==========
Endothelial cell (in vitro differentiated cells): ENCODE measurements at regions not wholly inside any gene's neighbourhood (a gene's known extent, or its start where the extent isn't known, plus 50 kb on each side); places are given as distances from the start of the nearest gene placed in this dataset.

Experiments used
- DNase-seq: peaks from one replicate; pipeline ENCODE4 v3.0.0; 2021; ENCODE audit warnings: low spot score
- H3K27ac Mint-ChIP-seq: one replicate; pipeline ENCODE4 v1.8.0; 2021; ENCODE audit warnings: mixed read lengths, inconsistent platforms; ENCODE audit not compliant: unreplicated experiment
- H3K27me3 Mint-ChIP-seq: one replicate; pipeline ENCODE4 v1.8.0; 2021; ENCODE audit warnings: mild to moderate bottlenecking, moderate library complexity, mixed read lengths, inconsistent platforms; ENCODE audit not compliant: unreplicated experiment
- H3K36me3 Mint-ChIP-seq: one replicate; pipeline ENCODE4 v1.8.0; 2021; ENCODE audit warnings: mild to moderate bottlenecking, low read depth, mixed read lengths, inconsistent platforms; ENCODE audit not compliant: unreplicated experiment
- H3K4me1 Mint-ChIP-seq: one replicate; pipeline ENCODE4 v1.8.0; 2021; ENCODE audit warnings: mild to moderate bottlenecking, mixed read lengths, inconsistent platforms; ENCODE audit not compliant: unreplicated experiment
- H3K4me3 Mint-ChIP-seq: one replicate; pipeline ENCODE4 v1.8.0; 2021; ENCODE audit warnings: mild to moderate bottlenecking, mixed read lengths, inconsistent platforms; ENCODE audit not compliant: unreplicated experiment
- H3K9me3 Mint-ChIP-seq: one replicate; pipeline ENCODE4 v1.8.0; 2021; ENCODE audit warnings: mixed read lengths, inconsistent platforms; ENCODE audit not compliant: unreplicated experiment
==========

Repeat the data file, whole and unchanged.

Endothelial cell (in vitro differentiated cells): ENCODE measurements at regions not wholly inside any gene's neighbourhood (a gene's known extent, or its start where the extent isn't known, plus 50 kb on each side); places are given as distances from the start of the nearest gene placed in this dataset.

Experiments used
- DNase-seq: peaks from one replicate; pipeline ENCODE4 v3.0.0; 2021; ENCODE audit warnings: low spot score
- H3K27ac Mint-ChIP-seq: one replicate; pipeline ENCODE4 v1.8.0; 2021; ENCODE audit warnings: mixed read lengths, inconsistent platforms; ENCODE audit not compliant: unreplicated experiment
- H3K27me3 Mint-ChIP-seq: one replicate; pipeline ENCODE4 v1.8.0; 2021; ENCODE audit warnings: mild to moderate bottlenecking, moderate library complexity, mixed read lengths, inconsistent platforms; ENCODE audit not compliant: unreplicated experiment
- H3K36me3 Mint-ChIP-seq: one replicate; pipeline ENCODE4 v1.8.0; 2021; ENCODE audit warnings: mild to moderate bottlenecking, low read depth, mixed read lengths, inconsistent platforms; ENCODE audit not compliant: unreplicated experiment
- H3K4me1 Mint-ChIP-seq: one replicate; pipeline ENCODE4 v1.8.0; 2021; ENCODE audit warnings: mild to moderate bottlenecking, mixed read lengths, inconsistent platforms; ENCODE audit not compliant: unreplicated experiment
- H3K4me3 Mint-ChIP-seq: one replicate; pipeline ENCODE4 v1.8.0; 2021; ENCODE audit warnings: mild to moderate bottlenecking, mixed read lengths, inconsistent platforms; ENCODE audit not compliant: unreplicated experiment
- H3K9me3 Mint-ChIP-seq: one replicate; pipeline ENCODE4 v1.8.0; 2021; ENCODE audit warnings: mixed read lengths, inconsistent platforms; ENCODE audit not compliant: unreplicated experiment